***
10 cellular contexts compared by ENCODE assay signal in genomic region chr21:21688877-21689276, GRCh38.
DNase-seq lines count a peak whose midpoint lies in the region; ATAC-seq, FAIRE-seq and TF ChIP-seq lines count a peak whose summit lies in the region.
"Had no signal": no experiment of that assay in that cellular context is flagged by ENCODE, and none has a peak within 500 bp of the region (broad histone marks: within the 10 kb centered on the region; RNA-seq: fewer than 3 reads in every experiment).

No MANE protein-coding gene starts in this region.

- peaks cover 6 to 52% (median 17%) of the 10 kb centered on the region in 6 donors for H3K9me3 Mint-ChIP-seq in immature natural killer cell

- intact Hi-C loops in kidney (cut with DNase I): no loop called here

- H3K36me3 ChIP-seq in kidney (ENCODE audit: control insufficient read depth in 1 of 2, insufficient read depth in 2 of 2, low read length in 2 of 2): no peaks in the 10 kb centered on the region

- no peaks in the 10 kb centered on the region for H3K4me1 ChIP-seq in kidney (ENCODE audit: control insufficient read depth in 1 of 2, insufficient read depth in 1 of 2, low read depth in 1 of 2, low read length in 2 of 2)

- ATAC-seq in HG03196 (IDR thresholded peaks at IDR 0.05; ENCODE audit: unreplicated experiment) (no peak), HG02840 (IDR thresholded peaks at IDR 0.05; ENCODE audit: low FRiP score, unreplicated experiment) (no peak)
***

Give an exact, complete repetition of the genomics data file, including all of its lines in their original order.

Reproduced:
10 cellular contexts compared by ENCODE assay signal in genomic region chr21:21688877-21689276, GRCh38.
DNase-seq lines count a peak whose midpoint lies in the region; ATAC-seq, FAIRE-seq and TF ChIP-seq lines count a peak whose summit lies in the region.
"Had no signal": no experiment of that assay in that cellular context is flagged by ENCODE, and none has a peak within 500 bp of the region (broad histone marks: within the 10 kb centered on the region; RNA-seq: fewer than 3 reads in every experiment).

No MANE protein-coding gene starts in this region.

- peaks cover 6 to 52% (median 17%) of the 10 kb centered on the region in 6 donors for H3K9me3 Mint-ChIP-seq in immature natural killer cell

- intact Hi-C loops in kidney (cut with DNase I): no loop called here

- H3K36me3 ChIP-seq in kidney (ENCODE audit: control insufficient read depth in 1 of 2, insufficient read depth in 2 of 2, low read length in 2 of 2): no peaks in the 10 kb centered on the region

- no peaks in the 10 kb centered on the region for H3K4me1 ChIP-seq in kidney (ENCODE audit: control insufficient read depth in 1 of 2, insufficient read depth in 1 of 2, low read depth in 1 of 2, low read length in 2 of 2)

- ATAC-seq in HG03196 (IDR thresholded peaks at IDR 0.05; ENCODE audit: unreplicated experiment) (no peak), HG02840 (IDR thresholded peaks at IDR 0.05; ENCODE audit: low FRiP score, unreplicated experiment) (no peak)